Melissa Grim, PhD
Melissa Grim serves as chair and professor at Radford University in the Department of Health and Human Performance. Melissa’s expertise and interests include planning and evaluating public health interventions to increase physical activity and investigating differences in health behavior in urban, rural, and suburban settings. Melissa currently serves as the deputy editor for Health Promotion Practice, a journal dedicated to linking research and practice.
Shiriki Kumanyika, PhD, MPH
Shiriki Kumanyika is a research professor in the Dornsife School of Public Health at Drexel University. Shiriki retains an appointment as an emeritus professor of epidemiology at the University of Pennsylvania. She was vice-chair of the US Department of Health and Human Services’ Secretary’s Advisory Committee on Healthy People 2020 objectives, is a past president of the American Public Health Association, and is a member of the National Academy of Medicine (formerly known as the Institute of Medicine). Shriki is currently a member of the CDC Task Force on Community Preventive Services, co-chair of the Policy and Prevention Section of the World Obesity Federation, and a member of the Lancet Commission on Obesity.
William L. Lanier Jr, MD
William L. Lanier is professor of anesthesiology at the Mayo Clinic. His research interests involve neurosurgical anesthesiology and ischemic brain disease, and he has been engaged in both laboratory and clinical research. He was a founding section editor of Journal of Neurosurgical Anesthesiology and founding editorial board member for Disaster Medicine and Public Health Preparedness. William served as a faculty member for the Council of Science Editors (CSE) for its 2-day Short Course for Editors and director of the CSE’s Short Course. He served as editor in chief of Mayo Clinic Proceedings, the world’s third-largest circulation scholarly medical journal. He is emeritus editor in chief of Mayo Clinic Proceedings.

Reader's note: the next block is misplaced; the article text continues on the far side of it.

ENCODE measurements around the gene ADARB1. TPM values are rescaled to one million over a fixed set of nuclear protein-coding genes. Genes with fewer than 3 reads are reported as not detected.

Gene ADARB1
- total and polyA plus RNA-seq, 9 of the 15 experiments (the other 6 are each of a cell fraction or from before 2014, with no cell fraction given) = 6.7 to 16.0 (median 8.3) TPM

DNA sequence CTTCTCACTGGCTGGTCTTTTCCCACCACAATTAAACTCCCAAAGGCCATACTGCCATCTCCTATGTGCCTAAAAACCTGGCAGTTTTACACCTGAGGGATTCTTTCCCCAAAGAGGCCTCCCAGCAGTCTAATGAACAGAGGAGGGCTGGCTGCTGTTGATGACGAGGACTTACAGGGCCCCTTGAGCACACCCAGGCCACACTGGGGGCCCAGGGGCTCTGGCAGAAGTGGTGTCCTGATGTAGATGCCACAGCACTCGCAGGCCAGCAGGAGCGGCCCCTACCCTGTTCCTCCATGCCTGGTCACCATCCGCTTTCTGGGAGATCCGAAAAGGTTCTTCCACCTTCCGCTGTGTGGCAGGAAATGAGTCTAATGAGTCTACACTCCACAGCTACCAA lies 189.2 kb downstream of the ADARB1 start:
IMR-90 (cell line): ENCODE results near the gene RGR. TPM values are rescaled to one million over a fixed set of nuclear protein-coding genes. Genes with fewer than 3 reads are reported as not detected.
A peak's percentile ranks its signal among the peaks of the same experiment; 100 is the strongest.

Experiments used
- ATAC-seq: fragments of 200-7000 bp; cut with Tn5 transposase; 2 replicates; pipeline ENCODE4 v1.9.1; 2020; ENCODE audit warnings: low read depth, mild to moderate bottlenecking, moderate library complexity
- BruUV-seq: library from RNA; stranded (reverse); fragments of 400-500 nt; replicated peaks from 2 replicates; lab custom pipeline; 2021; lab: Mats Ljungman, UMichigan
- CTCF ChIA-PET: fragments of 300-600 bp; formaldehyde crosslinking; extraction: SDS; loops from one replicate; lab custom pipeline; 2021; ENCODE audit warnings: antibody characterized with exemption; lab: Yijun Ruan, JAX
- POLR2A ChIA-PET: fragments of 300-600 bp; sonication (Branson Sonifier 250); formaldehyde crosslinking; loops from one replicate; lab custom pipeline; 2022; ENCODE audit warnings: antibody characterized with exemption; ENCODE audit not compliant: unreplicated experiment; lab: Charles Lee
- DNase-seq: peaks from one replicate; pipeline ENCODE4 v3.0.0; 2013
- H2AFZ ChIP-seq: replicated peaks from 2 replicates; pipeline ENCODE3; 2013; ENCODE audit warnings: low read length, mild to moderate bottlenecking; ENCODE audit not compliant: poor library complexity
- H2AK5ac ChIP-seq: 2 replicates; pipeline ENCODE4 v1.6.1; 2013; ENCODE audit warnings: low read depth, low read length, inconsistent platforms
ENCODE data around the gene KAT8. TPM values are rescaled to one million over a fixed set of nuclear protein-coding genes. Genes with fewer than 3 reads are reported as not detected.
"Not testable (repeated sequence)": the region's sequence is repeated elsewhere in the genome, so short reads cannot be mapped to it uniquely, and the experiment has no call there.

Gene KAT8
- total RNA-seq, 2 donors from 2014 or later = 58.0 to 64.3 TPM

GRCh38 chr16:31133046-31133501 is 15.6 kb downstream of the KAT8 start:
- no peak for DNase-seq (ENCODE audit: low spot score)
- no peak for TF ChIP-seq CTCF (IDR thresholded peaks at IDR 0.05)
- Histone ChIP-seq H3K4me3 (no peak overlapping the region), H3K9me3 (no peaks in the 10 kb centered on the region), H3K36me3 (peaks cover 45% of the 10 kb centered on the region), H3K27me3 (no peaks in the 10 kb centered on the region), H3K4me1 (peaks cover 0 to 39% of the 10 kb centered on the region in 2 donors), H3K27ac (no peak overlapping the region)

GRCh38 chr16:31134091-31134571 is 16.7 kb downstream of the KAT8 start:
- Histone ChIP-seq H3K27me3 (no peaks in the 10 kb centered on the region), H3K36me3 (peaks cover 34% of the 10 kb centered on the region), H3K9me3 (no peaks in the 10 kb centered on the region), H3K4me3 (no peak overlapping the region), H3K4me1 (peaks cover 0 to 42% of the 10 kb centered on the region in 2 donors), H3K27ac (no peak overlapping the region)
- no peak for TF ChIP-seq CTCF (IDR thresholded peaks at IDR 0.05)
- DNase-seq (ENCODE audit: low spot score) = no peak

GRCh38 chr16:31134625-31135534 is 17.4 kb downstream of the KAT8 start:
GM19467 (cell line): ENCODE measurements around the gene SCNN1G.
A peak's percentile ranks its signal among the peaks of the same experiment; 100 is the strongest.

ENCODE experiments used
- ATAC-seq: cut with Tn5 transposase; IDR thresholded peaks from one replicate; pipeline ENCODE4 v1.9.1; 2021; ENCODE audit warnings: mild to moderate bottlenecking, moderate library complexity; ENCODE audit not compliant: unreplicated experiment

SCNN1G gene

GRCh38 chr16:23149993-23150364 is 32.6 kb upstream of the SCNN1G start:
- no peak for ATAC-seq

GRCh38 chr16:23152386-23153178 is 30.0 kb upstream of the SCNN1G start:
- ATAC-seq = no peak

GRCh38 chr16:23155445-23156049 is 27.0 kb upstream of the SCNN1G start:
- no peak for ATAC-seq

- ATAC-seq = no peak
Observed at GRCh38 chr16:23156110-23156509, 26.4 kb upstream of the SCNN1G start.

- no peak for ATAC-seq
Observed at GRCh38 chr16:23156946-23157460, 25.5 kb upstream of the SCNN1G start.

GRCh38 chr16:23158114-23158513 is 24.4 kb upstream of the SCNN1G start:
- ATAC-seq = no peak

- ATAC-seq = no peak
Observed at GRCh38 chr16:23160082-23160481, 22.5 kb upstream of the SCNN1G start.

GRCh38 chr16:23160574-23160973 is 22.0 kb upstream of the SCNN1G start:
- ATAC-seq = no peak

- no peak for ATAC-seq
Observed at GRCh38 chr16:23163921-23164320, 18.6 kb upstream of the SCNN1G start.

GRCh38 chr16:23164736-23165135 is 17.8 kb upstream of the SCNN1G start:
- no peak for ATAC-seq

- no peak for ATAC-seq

Sarah Patrick, PhD, MPH
Sarah Patrick is director of the Jackson County (Illinois) Department of Health. She directs and manages 3 major divisions of the Department of Public Health. These are Communicable Disease Control, Health Promotion and Public Health Research, and Environmental Health. Sarah has extensive experience developing and supporting collaborative public health practice partnerships between local health departments, academic institutions, and hospital systems. In 2015, she served on a project led by the Council of State and Territorial Epidemiologists to identify scientific writing needs among applied epidemiologists.
The opinions expressed by authors contributing to this journal do not necessarily reflect the opinions of the U.S. Department of Health and Human Services, the Public Health Service, the Centers for Disease Control and Prevention, or the authors’ affiliated institutions.